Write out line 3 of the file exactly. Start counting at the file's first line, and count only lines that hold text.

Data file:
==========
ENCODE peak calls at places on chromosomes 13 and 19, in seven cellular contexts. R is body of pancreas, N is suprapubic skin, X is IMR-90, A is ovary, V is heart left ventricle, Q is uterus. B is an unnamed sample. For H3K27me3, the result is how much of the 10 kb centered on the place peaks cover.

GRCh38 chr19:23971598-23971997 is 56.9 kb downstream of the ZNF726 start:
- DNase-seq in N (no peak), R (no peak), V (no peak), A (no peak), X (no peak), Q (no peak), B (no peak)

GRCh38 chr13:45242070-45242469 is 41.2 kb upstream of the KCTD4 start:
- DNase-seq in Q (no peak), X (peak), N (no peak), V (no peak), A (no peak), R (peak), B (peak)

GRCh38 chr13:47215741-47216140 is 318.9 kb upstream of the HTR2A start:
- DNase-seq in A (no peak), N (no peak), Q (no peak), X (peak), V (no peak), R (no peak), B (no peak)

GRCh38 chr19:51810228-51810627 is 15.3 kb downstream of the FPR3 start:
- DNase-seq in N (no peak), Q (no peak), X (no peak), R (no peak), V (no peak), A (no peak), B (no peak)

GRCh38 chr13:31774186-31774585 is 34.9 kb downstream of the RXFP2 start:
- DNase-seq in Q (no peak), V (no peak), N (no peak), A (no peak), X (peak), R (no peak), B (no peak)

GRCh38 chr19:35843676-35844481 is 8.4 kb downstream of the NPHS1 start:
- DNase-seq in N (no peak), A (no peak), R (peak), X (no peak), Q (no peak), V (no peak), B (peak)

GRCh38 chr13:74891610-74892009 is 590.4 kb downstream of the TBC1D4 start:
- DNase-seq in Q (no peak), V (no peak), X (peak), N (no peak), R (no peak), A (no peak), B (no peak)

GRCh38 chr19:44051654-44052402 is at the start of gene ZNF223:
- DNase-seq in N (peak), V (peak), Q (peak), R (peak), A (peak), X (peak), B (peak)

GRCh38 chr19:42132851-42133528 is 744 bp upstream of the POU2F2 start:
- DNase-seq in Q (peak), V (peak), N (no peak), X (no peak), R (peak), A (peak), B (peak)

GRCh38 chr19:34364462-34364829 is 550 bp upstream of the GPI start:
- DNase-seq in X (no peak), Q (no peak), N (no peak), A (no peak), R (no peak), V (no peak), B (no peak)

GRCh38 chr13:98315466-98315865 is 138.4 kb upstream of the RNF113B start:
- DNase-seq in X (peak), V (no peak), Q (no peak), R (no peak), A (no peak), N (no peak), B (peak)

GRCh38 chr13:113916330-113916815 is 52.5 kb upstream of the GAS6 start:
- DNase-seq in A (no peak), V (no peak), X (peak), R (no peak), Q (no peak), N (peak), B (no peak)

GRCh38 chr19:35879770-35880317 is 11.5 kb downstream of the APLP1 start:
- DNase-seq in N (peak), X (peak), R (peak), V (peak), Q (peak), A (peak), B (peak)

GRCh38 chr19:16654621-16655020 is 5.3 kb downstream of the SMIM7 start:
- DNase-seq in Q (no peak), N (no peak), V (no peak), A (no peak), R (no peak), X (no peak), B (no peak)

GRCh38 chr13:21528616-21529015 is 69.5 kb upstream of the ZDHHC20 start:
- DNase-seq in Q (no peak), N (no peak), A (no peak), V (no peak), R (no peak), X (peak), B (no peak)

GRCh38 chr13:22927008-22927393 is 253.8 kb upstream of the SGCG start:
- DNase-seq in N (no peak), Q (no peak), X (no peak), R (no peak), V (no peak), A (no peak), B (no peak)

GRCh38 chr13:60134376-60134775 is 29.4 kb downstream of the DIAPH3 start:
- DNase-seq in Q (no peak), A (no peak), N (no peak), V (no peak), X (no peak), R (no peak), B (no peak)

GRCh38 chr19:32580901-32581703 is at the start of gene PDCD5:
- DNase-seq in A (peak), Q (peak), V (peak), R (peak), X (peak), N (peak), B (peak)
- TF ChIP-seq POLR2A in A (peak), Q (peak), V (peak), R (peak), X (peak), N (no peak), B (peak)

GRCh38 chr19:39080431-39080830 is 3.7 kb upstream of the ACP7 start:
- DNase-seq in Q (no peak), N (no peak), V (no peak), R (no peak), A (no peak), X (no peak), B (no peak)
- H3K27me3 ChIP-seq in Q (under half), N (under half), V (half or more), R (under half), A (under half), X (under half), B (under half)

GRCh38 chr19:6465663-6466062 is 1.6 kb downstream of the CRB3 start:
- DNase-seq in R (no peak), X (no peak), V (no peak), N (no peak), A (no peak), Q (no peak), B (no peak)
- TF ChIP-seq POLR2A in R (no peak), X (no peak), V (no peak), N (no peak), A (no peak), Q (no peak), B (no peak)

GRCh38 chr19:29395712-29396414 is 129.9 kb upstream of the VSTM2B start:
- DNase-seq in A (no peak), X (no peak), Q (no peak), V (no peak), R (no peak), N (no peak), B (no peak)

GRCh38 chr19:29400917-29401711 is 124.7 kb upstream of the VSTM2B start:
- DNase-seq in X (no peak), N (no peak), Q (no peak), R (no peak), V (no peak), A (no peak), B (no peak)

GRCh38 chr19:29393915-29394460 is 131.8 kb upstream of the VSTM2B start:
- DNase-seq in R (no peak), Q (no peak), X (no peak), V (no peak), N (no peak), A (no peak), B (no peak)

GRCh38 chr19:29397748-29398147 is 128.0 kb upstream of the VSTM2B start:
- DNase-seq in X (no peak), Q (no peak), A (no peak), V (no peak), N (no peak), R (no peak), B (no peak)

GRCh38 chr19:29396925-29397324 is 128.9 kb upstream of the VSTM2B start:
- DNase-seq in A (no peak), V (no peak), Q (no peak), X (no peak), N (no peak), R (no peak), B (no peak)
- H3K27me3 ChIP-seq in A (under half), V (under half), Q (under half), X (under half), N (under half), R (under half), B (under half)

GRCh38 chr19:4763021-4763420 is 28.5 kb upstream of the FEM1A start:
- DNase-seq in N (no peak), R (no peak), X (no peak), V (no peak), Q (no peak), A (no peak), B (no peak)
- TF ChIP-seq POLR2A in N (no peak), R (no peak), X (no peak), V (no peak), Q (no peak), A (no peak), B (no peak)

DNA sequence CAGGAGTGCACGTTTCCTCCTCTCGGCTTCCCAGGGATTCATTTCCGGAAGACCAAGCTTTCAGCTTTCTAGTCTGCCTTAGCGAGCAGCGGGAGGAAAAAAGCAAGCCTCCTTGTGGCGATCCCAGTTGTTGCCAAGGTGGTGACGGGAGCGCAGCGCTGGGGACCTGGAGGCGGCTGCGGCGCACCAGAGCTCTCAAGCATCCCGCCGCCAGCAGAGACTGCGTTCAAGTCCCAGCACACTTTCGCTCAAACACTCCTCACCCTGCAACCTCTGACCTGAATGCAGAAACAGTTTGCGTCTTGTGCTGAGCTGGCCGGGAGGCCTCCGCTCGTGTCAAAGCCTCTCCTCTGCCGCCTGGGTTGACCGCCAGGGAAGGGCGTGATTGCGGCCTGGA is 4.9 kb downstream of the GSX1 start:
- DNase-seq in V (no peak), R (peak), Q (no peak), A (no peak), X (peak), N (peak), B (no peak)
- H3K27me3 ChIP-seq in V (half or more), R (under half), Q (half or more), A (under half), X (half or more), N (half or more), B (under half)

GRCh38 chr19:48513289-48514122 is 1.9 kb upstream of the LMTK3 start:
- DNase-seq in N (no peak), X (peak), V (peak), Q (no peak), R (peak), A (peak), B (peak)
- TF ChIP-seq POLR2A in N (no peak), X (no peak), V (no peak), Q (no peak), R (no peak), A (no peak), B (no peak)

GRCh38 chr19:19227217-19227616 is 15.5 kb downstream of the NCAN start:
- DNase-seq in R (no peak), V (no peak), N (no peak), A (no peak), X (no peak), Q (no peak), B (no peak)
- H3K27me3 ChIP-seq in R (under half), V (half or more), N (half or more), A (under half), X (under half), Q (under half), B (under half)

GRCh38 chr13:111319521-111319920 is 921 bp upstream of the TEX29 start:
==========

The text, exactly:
- DNase-seq in N (no peak), R (no peak), V (no peak), A (no peak), X (no peak), Q (no peak), B (no peak)